What were the different aspects of these festivals during the Middle Ages?

At the end of the XIIth Century, on Christmas Day, after Vespers, the deacons dance in the church while singing an antiphon in honour of Saint Etienne.  The priests do the same thing on Saint Etienne’s Day, but in honour of Saint John the Evangelist.  The choir boys and the junior clerics, on Saint John the Evangelist’s Day, perform in honour of the Innocents.  On the day of the Innocents, the subdeacons honour the day of the Circumcision or of the Epiphany.

In the churches, bishops and archbishops play dice, real tennis, bowls and other games, dance and jump with their clergy in the monasteries and in the episcopal houses.  Like the Saturnalia, the valets take the place of the masters.  In the same way, the junior clerics, the deacons and the subdeacons officiate publicly and solemnly.  This custom is observed notably in the archdiocese of Reims.  However, these are simple little amusements compared to what happens elsewhere.

In certain cathedrals, a Bishop or an Archbishop of the Fools is elected.  After which, he is made to officiate pontifically, going as far as giving a public benediction to the people.  Like the real prelates, he bears a mitre, a crozier and even the archiepiscopal cross.

In the churches more immediately attached to the Holy See, a Pope of the Fools is elected.  He is made to wear the papal ornaments and officiates like the Holy Father.  On these days, clerics and priests attend the ceremonies in fancy-dress and comical costumes.  Some have their faces covered by grimacing or mournful masks.  Others are dressed as persons of the opposite sex or as mimes.  All of them dance in the chancel, where they enter, singing obscene songs.  The deacons and subdeacons bring pork products, which they eat on the altar, transformed into a feasting table, under the nose of the celebrating priest, who also eats his share.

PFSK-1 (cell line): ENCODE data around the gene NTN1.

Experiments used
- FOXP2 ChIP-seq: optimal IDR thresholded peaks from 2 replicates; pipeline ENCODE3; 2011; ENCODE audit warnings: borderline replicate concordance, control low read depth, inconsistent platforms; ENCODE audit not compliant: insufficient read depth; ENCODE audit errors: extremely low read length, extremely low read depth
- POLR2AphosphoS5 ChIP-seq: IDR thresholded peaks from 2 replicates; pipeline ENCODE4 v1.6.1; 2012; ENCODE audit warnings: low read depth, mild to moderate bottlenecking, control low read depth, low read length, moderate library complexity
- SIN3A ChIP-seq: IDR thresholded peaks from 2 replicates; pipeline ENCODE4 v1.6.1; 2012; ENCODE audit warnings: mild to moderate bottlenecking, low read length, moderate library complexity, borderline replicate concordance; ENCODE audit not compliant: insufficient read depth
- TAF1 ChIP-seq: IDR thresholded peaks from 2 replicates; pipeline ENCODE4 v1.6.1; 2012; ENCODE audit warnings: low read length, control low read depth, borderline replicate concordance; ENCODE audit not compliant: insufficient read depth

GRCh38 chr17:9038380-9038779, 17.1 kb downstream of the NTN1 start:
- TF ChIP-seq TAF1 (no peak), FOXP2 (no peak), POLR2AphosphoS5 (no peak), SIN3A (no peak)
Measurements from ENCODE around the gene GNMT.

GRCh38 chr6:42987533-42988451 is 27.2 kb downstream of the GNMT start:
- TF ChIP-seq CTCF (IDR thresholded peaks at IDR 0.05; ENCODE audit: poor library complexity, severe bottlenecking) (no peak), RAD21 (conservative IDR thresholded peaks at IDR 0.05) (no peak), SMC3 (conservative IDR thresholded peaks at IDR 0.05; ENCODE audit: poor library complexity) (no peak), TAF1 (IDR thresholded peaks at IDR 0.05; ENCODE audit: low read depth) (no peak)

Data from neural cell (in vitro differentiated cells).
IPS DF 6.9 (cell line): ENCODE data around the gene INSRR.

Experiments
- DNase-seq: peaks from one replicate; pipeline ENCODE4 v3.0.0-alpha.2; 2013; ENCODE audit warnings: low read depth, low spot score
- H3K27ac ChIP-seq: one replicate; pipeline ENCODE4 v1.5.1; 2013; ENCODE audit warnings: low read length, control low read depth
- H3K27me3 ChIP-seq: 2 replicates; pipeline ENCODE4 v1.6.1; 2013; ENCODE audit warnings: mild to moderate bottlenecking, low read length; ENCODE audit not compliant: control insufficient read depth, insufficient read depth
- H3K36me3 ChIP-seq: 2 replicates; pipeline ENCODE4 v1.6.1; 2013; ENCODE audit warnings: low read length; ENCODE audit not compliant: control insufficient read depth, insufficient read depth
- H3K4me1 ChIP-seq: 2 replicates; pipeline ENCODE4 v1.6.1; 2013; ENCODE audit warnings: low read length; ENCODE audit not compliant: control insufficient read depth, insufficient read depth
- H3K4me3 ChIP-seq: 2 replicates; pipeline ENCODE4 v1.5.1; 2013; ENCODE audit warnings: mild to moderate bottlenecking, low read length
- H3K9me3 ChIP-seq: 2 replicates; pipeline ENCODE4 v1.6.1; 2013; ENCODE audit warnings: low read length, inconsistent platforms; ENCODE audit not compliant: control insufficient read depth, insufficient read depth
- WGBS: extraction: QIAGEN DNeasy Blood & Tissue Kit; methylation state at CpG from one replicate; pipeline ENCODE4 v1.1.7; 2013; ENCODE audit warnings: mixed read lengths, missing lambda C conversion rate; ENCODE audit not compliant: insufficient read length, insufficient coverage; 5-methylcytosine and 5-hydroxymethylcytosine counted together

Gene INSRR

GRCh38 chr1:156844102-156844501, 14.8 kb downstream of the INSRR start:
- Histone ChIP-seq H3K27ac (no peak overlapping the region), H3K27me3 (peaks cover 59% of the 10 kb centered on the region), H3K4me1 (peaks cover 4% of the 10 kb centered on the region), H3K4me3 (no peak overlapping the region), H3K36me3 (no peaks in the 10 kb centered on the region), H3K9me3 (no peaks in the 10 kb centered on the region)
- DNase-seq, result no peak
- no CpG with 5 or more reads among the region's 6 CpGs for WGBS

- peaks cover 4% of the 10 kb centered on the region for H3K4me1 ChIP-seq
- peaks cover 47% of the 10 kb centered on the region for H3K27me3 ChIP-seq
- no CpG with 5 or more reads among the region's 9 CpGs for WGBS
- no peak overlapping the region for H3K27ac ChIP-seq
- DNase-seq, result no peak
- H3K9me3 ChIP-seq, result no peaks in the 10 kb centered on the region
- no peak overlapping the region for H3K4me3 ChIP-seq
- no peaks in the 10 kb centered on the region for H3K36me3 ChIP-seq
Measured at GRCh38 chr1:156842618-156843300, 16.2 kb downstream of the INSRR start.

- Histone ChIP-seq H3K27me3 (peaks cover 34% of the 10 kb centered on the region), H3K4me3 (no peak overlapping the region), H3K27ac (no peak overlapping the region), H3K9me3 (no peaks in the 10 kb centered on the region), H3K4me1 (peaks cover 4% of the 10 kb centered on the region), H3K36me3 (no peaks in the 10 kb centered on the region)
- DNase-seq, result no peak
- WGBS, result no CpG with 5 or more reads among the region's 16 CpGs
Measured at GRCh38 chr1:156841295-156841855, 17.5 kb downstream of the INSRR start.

After Mass, “each person ran, jumped and danced around inside the church before becoming so impudent that a few people were not ashamed to indulge in all sorts of indecencies and to take off their clothes completely;  then, they had themselves pulled through the streets in tip-carts full of garbage;  while they took pleasure in throwing it on the population which assembled around them.  They stopped and used their bodies in lascive movements and postures, which they accompanied with lewd words.  The most libertine among the secular people mingled with the clergy, to also make a few Fool characters of monks and nuns in ecclesiastic clothes.  In the end, it was the abomination of the devastation of the holy place and of the people of the holiest state.”

It is principally during the January calends that most of the disorders are committed.  This day is named, in France, the Festival of the Subdeacons or the Festival of the Drunken Deacons.  This Festival of Fools, of Subdeacons, of the Innocents, is the strangest and the most incredible particularity of France’s ecclesiastical history.  Even stranger is the fact that it was able to survive several centuries, without giving rise to any protests capable of bringing it to abolition.  Even so, for the bishops and theologians, these festivals are only “horrible abominations, shameful and criminal actions, mingled with an infinity of madness and insolence”.